• Frequent update meetings with local CFOs and business teams.
  • A tax compliance report.
  • Permanent education of the Tax team and related functions.

Each quarter, our brands sign a letter of representation, which includes an approval and a confirmation on the accuracy and completeness of our tax position. We have a tax strategy in place that is proactively communicated throughout the company and we organize training for selected brands and jurisdictions, during which the tax policy and its main principles are explained through tax risk workshops.

On a regular basis, we monitor that the tax strategy is aligned with the Ahold Delhaize Business Principles, Healthy and Sustainable strategy and the Code of Conduct. For example, the Tax department’s annual objectives are based on the abovementioned principles and strategy and cascaded to individual associates’ goals. Department and associate performance compared to these objectives is measured at least once per year.

Ahold Delhaize associates have access to a whistle-blower line for reporting any ethical or compliance concerns related to company practices, including tax matters.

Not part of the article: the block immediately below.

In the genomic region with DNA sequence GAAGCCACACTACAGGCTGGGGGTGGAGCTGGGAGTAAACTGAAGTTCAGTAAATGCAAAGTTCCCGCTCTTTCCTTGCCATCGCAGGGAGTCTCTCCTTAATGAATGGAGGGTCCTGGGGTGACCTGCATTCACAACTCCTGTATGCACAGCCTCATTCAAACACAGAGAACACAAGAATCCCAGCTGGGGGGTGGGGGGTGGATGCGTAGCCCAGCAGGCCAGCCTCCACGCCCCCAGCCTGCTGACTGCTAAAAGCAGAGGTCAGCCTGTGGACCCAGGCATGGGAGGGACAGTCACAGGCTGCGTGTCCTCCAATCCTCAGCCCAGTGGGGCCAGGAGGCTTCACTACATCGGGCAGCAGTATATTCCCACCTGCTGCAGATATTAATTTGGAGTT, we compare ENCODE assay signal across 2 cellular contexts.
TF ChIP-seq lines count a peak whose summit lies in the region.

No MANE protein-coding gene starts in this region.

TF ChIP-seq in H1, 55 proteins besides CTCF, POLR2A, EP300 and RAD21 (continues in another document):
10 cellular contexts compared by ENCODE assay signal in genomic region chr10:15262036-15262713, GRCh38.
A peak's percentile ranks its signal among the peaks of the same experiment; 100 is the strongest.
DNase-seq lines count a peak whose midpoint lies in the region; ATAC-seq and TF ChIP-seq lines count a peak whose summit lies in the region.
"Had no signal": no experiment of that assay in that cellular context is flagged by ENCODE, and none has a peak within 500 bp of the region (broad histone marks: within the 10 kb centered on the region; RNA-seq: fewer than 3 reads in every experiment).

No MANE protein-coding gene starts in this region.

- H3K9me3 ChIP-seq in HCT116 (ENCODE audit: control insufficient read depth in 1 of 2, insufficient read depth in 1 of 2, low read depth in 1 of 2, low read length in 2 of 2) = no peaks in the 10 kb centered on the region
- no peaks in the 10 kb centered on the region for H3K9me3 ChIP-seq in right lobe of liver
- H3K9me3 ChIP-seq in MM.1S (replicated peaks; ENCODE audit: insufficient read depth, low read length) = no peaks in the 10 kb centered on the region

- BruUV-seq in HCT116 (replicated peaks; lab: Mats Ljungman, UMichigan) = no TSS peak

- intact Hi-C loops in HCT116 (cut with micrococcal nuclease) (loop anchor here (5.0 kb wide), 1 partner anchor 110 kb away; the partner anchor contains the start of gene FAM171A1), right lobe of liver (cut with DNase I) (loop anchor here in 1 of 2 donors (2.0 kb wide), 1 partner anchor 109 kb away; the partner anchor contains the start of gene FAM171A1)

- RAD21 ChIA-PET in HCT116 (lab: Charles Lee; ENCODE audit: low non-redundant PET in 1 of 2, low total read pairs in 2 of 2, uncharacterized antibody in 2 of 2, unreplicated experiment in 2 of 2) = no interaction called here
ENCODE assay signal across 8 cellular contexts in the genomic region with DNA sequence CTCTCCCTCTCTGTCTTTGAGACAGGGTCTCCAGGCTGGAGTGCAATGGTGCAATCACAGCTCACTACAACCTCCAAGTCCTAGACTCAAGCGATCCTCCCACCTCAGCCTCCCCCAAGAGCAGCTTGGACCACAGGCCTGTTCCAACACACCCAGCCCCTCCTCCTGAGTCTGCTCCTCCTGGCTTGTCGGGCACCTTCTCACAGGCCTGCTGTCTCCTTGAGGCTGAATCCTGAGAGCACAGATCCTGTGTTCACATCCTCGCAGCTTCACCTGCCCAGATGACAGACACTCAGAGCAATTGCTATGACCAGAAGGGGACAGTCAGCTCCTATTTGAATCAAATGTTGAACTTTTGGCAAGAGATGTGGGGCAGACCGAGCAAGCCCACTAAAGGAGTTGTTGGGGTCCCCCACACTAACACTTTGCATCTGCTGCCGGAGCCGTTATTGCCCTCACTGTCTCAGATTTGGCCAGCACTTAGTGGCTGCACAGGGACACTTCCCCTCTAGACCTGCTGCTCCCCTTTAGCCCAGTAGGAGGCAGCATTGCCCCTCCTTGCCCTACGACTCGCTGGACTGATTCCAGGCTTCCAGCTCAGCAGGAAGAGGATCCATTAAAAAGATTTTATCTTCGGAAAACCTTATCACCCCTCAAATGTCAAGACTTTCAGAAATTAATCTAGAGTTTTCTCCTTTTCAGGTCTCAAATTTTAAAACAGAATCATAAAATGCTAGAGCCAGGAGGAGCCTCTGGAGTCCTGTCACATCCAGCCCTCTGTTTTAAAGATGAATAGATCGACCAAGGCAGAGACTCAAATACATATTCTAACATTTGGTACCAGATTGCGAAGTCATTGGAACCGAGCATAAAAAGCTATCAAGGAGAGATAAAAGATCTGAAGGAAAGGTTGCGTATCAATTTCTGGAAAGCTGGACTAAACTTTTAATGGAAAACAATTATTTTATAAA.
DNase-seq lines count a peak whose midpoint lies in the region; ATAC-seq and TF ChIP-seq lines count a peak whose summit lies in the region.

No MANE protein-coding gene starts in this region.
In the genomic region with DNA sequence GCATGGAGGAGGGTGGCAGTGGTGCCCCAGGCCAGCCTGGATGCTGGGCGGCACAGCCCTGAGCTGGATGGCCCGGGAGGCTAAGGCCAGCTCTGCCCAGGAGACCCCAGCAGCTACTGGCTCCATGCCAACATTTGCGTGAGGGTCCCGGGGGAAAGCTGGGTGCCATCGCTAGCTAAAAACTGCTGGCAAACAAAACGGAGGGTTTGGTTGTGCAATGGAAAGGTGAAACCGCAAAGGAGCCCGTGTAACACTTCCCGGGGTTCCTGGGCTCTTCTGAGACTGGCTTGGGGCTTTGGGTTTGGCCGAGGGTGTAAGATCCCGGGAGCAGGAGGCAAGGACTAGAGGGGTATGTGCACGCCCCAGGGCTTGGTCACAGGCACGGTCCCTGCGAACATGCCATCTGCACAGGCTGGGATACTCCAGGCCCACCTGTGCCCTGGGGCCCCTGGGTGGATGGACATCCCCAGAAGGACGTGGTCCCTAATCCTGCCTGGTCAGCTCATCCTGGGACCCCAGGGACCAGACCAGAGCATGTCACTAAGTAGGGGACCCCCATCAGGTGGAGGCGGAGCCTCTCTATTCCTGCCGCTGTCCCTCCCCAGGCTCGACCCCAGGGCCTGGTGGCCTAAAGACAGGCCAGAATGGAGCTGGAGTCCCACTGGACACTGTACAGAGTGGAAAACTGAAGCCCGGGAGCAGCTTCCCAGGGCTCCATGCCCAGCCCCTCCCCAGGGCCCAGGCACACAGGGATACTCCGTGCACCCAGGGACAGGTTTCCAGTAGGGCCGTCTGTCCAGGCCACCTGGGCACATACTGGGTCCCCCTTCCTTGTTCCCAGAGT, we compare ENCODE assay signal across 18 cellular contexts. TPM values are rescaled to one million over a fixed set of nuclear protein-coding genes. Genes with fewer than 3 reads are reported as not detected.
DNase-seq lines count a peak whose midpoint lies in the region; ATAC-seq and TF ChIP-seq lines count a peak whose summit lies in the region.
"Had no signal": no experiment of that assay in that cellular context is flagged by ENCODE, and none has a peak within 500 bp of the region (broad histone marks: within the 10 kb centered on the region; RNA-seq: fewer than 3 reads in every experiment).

We are also actively involved in the field of tax technology. We have drafted a global tax technology strategy and roadmap based on five pillars: insights, data driven, automation, risk management and future proof. Various initiatives were set-up within our direct tax disciplines (e.g., Country by Country Reporting automation, DAC6, Pillar 2 calculations and dashboard) and indirect tax disciplines (e.g., VAT solution and tax engine), to optimize and upgrade our tax processes. We closely align with broader finance implementations and our IT function assists us with our tax technology projects. The Ahold Delhaize-wide implementation of a new core finance system is an important enabler of our tax technology roadmap.


Our tax compliance is based on the following examples of good tax practices:

  • We aim to file our taxes in full compliance with local laws and regulations.
  • We base our tax compliance on a reasonable and responsible interpretation of tax laws.
  • We aim to comply with the letter as well as the spirit of the law.
  • We attempt to discuss and clarify uncertainties about the tax treatment upfront with the tax authorities.
  • We only seek rulings from tax authorities to confirm the applicable treatment of laws and regulations based on full disclosure of the relevant facts.
  • We only make use of tax incentives when they are aligned with our business and operational objectives, follow from the tax law and are generally available to all market participants.
Relationships with tax authorities